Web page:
“For governments, solutions are needed that both lay-down requisite security protocols for suppliers and that address the security, risk and threat concerns regarding foreign 5G equipment suppliers such as Huawei. This may be a challenge for some countries, but because of Huawei’s size and presence in the global 5G market, it’s one that needs to be faced,” said Melchior.
China is Norway’s most important trading partner in Asia, and the country’s third-largest trading partner after the European Union and North America.
The significance of China’s displeasure over the 5G contract process run by Telenor is also sharpened by ongoing free-trade negotiations between Oslo and Beijing. The momentum behind progressing the talks, with the aim of reaching a free-trade deal by the end of 2020, has unquestionably been complicated by Telenor’s 5G partnership with Ericsson.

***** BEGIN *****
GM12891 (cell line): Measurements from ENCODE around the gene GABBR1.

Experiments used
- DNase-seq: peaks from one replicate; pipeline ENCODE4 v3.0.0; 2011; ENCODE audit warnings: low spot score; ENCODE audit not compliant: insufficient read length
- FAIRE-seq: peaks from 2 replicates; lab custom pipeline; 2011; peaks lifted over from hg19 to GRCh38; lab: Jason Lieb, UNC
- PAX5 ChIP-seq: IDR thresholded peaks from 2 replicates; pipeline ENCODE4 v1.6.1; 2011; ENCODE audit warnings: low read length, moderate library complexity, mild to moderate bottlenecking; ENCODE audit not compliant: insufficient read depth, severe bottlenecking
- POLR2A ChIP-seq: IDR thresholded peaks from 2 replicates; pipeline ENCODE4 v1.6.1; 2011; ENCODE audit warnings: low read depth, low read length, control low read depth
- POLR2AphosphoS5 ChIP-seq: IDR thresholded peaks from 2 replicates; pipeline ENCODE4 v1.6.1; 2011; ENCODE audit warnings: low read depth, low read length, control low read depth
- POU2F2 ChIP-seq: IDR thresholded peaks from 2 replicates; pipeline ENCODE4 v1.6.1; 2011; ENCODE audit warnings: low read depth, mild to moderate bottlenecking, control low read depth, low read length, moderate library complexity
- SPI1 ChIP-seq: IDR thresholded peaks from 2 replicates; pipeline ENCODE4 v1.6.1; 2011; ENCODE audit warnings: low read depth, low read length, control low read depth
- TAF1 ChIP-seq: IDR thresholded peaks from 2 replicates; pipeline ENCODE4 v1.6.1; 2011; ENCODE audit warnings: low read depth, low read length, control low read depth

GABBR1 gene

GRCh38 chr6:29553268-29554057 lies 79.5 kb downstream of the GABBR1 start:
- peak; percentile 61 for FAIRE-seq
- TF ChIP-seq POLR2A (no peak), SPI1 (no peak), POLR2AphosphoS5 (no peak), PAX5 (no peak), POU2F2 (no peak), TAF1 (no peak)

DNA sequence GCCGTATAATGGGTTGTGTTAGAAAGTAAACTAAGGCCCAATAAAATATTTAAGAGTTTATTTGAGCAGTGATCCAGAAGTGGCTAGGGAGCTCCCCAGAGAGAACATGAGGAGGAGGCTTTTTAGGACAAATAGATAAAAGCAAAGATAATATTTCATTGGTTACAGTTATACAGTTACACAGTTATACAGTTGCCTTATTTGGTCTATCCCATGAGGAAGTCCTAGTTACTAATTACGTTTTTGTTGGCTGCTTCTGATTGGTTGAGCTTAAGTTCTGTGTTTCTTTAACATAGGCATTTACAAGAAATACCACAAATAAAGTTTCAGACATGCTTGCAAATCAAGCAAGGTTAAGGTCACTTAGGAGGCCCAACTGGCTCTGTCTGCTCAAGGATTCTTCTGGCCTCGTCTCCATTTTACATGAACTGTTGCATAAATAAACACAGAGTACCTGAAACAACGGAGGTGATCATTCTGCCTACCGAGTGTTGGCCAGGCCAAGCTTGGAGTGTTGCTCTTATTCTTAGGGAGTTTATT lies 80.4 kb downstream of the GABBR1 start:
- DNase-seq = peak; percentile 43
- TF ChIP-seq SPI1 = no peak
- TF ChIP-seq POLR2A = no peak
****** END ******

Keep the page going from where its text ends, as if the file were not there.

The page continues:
The Telenor 5G contract outcome marks the latest setback in Norway-China free-trade talks, which began in 2008. Previously, Beijing had halted trade negotiations in 2010, in protest of the Norwegian Nobel Committee awarding of the Nobel Peace Prize to Liu Xiaobo, an activist championing human rights causes in China. After a “cooling-off period”, the two countries resumed negotiations in 2017, with Norway negotiating a €1.3bn seafood trade deal and China covering the export of mainly salmon products up to 2025.
A future trade agreement is expected to contain a long-term commitment by China to increase capital investments in Norway and scale-up joint technology partnerships with Norwegian IT and engineering industry companies.
Norway exported an estimated €3.8bn in goods and services to China in 2019, representing 4.1% of the Nordic’s country’s total exports. China’s imports from Norway rose by over 64% from 2018 to 2019.